For example, an airline ticket will not typically require the ticket holder to pay a fee if they fail to appear for the flight. In most cases, an airline overbooks flights with the expectation that some individuals will not show up for their flights.
If the airline does require this type of fee, they are required to make the fee reasonably clear to its customers.
Can I Modify an Adhesion Contract?
Although it is theoretically possible to modify an adhesion contract, there are a number of issues. First, an electronic cohesion contract can be very difficult to modify because that would involve overriding the read-only function of the document.
Secondly, a lower level employee, such as a clerk, secretary, or salesperson, typically does not have the authority to accept a deal without obtaining authorization from a manager. Lastly, it is not uncommon for an adhesion contract to contain terms which prevent any handwritten modifications.
In order to have a valid contract, the parties must have a meeting of the minds. In other words, the parties must agree to the terms of the contract in order for that contract to be legally enforceable.
If the party that made the adhesion contract believes that it is the same contract that the individual handed back when, in fact, it had been modified, the contract is no longer considered valid. However, if the party holding back the contract called attention to the modifications, the company will likely not want to accept the new deal.
In order to modify an adhesion contract, a company is required to be aware of and consent to the modifications. That consent, however, will be difficult to obtain because negotiating an adhesion contract defeats the purpose of using a standardized contract.
Are Adhesion Contracts Always Enforceable?
Adhesion contracts are not always enforceable. An adhesion contract is almost always created by the stronger of the two bargaining parties.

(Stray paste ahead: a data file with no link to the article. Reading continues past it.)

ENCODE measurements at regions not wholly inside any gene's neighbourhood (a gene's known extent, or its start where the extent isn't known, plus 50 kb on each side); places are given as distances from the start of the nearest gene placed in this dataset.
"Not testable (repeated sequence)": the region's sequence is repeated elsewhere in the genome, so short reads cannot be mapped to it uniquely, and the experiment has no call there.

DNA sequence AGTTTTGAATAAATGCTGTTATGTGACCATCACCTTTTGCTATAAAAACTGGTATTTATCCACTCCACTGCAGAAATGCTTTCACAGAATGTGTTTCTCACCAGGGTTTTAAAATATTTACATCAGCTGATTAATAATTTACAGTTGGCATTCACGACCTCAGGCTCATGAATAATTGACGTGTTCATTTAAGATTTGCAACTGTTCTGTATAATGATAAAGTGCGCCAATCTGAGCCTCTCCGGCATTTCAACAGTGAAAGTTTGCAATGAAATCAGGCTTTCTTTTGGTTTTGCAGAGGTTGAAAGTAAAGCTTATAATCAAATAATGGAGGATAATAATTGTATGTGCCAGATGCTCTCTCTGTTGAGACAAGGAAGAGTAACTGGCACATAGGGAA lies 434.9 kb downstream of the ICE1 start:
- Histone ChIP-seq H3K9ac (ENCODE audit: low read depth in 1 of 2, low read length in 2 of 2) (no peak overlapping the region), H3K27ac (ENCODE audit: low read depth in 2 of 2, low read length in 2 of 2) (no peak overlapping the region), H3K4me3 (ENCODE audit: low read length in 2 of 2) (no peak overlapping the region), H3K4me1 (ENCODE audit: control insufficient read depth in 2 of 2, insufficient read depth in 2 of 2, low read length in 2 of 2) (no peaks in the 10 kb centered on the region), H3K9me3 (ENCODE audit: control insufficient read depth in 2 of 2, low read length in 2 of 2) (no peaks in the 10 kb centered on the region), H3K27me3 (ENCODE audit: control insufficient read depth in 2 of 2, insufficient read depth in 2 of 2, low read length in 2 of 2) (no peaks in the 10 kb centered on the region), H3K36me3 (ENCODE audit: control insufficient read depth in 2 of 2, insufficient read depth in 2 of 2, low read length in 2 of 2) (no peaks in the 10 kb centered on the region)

The party with more bargaining power will often manipulate the terms of the contract to take full advantage of the situation. Because of this, many adhesion contracts may be unjust or unfair.
The language of adhesion contracts is also often difficult to understand. If an adhesion contract is at issue in a court of law, the court will hold the adhesion contract unenforceable if the contract is considered unjust or unfair.
When Are Adhesion Contracts Least Likely to Be Enforceable?
Although an adhesion contract is typically enforceable, they are judged by all of the surrounding circumstances. In other words, one of the factors alone may not invalidate the adhesion contact but, when considered together, the factors may cast the contract in a negative light.
The factors a court may consider prior to enforcing an adhesion contract includes, but are not limited to:
- Meeting of the minds, or whether the customer knew or could have known about the contract terms;
- Language, or whether the adhesion contract was deceitful or was understandable. If the contract is portrayed as an authorization form, it should not discuss the release of liability unless that is clearly labeled;
- Presentation, or whether the contract is in a hidden location or a location that is obvious to the other party. Small contracts on the backside of tickets are norman. Contracts buried in the middle of brochures are suspicious; and
- Location, or whether the contract was agreed to in a location which gave little time for the customer to read or consider the contract. Signing a contract from the comfort of the home will be very different from signing a contract while a line of people are waiting for the individual to finish.
How Can a Lawyer Help Me?
It is essential to have the assistance of a contract attorney for any issues, questions, or concerns you may have related to an adhesion contract. As previously noted, adhesion contracts will not be enforceable if they are deemed unfair or unjust.
Your lawyer can assist you by reviewing the contract, explaining the difficult language, and informing you of your contract obligations. Should a dispute arise, your lawyer can represent you in court.